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All theatre and nothing but paper

History of the paper theatre

Paper theatre has a long tradition, and in some European museums you can see stages that were produced as early as the end of the 18th century. Within a short time, it developed into an independent form of expression and spread almost everywhere in Europe. The first complete paper theatre play with decorations, figures and text appeared in England in 1811. Ten years later, the first theatre sheets were published by German publishers, followed by publishers in Austria, Spain, France and Denmark.

After the First World War, paper theatre fell into oblivion in Germany; only in Great Britain and Denmark did the tradition remain alive.
In the 1970s and increasingly in the 1980s, a renaissance of paper theatre began with reprints of old sheets, exhibitions and later meetings. Talented amateurs and artists discovered the medium for themselves. New forms were developed. Today, many productions are one-offs created by artists.
The Preetz Paper Theatre Meeting is now the largest international forum for these small theatres.

"Paper theatre" is actually the most recent of many names for this medium. Juvenile drama was its early form in England, now called toy theatre or, more aptly, model theatre. Dukketeatret in Denmark, Théâtre de papier in France, Teatrini di Carta in Italy, Teatro de los Niños in Spanish - children's theatre.
This was also the common name in Germany at the time of its greatest popularity at the end of the 19th century.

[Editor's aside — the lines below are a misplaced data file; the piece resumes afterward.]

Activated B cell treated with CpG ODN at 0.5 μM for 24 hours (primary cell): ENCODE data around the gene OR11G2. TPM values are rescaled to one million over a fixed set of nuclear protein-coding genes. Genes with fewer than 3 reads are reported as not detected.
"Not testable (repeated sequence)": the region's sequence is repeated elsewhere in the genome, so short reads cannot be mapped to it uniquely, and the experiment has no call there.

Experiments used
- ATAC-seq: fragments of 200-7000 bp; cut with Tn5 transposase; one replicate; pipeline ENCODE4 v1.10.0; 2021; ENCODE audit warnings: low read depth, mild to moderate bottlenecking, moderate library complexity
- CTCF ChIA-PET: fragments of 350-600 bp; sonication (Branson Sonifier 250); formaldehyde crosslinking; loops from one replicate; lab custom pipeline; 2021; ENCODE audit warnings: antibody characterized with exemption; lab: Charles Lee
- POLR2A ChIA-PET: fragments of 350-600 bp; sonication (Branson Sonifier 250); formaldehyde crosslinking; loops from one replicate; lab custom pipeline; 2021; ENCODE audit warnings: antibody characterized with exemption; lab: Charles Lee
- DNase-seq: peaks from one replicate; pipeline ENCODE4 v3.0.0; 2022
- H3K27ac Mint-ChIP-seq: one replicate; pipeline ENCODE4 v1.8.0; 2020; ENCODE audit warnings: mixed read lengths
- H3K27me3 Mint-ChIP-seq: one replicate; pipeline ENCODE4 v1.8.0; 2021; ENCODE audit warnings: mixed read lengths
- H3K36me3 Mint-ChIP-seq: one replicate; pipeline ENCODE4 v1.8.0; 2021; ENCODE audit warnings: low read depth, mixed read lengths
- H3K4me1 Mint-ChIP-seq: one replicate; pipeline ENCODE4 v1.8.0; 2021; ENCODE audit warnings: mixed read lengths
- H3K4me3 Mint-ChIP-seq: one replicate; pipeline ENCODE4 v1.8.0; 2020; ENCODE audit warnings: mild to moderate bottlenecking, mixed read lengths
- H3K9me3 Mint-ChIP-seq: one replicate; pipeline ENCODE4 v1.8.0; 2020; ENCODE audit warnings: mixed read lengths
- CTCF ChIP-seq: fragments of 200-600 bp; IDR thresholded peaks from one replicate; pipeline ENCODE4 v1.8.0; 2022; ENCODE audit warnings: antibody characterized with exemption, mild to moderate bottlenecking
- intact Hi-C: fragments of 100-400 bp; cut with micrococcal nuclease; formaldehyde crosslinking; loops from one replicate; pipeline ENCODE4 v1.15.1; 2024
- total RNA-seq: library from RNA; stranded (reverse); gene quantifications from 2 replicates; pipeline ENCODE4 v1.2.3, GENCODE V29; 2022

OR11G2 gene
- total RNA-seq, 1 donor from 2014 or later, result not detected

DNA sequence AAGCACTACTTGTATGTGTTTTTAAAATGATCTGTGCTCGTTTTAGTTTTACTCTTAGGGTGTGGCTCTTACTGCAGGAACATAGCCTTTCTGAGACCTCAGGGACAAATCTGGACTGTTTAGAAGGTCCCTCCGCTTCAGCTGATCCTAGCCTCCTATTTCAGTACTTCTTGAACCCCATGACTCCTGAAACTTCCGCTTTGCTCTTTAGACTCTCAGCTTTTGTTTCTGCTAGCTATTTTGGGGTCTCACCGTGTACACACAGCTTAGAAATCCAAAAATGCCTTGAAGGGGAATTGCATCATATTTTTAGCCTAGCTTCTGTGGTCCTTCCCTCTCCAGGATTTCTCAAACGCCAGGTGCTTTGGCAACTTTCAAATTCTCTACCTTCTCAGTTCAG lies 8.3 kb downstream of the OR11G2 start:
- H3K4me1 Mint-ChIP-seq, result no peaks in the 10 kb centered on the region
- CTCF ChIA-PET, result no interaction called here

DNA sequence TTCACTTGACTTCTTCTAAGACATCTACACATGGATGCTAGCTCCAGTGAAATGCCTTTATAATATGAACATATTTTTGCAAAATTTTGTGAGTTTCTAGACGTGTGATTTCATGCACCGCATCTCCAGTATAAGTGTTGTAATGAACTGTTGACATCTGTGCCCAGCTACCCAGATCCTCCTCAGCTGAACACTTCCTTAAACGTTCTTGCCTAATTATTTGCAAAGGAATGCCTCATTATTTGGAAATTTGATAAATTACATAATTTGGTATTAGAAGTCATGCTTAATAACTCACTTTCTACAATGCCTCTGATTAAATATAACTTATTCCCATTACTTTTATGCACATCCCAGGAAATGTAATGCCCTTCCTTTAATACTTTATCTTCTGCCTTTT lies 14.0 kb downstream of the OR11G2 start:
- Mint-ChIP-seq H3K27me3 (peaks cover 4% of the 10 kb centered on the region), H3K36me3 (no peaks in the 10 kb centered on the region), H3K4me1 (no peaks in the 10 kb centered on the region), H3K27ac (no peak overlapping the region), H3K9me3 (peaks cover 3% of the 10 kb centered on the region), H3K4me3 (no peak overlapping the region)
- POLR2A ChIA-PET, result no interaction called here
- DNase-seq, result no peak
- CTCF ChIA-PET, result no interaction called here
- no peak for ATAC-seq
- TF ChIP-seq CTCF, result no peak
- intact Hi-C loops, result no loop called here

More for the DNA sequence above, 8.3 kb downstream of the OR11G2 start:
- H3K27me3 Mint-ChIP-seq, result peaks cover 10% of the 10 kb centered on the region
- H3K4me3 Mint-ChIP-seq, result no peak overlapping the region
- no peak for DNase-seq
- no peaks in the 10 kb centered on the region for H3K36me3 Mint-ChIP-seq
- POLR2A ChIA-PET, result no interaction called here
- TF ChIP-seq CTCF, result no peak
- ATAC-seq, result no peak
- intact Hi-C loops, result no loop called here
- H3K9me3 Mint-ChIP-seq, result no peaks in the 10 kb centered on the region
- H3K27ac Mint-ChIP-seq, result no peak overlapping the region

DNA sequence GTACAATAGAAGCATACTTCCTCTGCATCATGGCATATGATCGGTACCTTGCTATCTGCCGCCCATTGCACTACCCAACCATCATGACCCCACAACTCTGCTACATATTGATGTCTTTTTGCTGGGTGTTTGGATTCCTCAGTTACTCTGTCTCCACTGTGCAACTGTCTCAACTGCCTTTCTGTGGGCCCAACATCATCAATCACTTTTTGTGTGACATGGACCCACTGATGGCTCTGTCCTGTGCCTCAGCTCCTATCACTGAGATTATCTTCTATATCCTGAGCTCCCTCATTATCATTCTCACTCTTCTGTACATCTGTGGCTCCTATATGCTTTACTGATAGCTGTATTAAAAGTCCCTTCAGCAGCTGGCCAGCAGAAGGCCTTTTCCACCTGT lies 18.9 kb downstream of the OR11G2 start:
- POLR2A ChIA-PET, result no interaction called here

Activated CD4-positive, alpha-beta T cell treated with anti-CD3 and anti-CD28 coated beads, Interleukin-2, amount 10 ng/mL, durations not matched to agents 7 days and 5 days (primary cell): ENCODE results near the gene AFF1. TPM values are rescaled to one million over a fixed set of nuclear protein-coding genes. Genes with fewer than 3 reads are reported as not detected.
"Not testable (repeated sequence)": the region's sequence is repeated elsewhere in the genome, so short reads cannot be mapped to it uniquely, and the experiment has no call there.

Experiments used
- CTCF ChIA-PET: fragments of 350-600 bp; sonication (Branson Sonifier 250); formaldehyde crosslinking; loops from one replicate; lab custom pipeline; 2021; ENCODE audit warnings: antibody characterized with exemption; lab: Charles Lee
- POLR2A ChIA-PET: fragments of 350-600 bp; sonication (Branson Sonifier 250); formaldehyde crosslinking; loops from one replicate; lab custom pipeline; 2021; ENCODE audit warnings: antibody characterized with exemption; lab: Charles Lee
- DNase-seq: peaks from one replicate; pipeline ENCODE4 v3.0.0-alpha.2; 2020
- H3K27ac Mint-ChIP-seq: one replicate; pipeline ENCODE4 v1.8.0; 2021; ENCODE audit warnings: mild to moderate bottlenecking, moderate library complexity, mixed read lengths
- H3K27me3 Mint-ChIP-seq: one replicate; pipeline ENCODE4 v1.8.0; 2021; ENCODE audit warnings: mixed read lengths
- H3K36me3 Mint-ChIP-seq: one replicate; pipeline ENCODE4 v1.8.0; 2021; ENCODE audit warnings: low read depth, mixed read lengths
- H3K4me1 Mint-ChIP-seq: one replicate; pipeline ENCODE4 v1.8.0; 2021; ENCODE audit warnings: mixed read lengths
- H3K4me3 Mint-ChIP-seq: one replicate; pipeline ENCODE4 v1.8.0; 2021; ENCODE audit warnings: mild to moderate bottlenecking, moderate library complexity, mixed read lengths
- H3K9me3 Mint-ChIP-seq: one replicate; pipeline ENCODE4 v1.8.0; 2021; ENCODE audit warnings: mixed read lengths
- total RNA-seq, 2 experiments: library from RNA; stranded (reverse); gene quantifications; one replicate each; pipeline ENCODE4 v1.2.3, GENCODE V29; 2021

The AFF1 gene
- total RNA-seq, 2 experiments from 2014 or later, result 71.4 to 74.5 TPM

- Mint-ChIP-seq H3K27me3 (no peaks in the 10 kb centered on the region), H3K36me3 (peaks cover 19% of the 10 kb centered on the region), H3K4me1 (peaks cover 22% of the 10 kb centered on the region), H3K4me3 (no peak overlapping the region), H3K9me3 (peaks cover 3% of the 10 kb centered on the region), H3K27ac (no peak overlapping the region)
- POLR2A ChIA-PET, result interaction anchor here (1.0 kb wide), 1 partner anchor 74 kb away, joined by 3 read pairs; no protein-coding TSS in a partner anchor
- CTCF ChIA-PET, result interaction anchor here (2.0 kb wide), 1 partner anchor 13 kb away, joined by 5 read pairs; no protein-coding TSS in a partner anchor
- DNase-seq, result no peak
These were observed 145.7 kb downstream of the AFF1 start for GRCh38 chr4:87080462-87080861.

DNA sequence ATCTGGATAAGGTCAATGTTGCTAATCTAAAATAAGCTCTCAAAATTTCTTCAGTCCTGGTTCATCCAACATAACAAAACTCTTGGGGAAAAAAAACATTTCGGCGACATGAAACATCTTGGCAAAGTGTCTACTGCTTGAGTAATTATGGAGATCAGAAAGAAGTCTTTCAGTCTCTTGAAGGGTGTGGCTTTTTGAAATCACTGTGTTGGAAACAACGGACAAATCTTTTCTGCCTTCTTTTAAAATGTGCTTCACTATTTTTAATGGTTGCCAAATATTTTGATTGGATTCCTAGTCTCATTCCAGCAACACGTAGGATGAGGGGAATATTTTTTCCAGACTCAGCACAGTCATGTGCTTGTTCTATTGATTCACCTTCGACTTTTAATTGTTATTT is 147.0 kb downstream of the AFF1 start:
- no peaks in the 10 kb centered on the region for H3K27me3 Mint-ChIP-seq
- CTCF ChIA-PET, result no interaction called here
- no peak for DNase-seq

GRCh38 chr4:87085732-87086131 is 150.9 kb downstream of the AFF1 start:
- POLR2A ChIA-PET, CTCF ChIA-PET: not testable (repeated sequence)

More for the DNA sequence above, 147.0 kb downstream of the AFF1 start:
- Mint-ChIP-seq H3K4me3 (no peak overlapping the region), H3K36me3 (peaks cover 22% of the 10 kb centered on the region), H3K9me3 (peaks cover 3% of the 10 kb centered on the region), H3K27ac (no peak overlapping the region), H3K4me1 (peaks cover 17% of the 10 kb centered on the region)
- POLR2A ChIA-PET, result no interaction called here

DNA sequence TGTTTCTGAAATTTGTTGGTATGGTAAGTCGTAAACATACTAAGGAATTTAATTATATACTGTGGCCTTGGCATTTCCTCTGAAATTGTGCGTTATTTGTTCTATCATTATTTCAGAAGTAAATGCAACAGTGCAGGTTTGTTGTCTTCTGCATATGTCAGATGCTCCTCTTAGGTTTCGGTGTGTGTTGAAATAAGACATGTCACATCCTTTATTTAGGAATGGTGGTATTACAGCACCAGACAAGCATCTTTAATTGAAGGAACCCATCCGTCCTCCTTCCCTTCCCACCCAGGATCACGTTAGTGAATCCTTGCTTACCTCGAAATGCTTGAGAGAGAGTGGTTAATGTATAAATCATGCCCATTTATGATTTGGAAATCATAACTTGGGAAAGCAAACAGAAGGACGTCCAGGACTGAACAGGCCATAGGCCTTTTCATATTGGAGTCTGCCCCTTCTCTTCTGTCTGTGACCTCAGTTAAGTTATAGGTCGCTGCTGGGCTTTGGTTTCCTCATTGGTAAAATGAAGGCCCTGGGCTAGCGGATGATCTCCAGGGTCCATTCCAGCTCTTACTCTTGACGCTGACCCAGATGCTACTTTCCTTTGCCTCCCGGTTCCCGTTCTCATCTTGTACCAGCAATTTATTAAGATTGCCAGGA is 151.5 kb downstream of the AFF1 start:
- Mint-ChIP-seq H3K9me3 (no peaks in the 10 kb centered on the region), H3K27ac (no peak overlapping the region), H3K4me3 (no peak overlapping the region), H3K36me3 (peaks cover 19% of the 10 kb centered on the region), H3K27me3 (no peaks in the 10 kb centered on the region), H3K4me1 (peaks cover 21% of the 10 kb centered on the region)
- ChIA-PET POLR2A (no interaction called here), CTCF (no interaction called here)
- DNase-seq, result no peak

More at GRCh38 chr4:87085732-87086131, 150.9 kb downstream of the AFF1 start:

In an effort to systematise the extensive field of puppet theatre, the great collector, player and probably the first theorist of paper theatre, Walter Röhler (1911-1974), established the name paper theatre by reducing the diverse manifestations of the small stages to the common denominator of the predominant material - paper.
Because the prosceniums, backdrops and figure sheets are printed on paper. By the same printers and publishers who also produced pamphlets, broadsheets, pictures of saints - in other words, picture sheets, popular prints.

They, who fed the growing hunger for images with the "mass media" of the late 18th and 19th centuries, also sensed the need for theatre souvenirs with a sure business sense. With the simultaneous enthusiasm for the theatre on the one hand and the retreat into their own living rooms on the other, the middle classes brought an image of the theatre experience into their own four walls. The demand for theatre cut-out sheets grew. What people had seen in the big theatre was re-enacted on their own small stage, accompanied by the "higher daughter" on the pianola.

Today, the early theatre cut-out sheets - if not drawn by the set and costume designers themselves, then copied from their designs - are valuable documents of theatre studies.
"Paper theatre is a child of Romanticism", Günter Böhmer, the former director of the Munich Puppet Theatre Collection, is often and accurately quoted as saying. But it is just as true that paper theatre is a child of Alois Senefelder. Without his invention of lithography, which for the first time made large and therefore inexpensive print runs possible, the paper theatre would never have achieved the mass distribution it once enjoyed.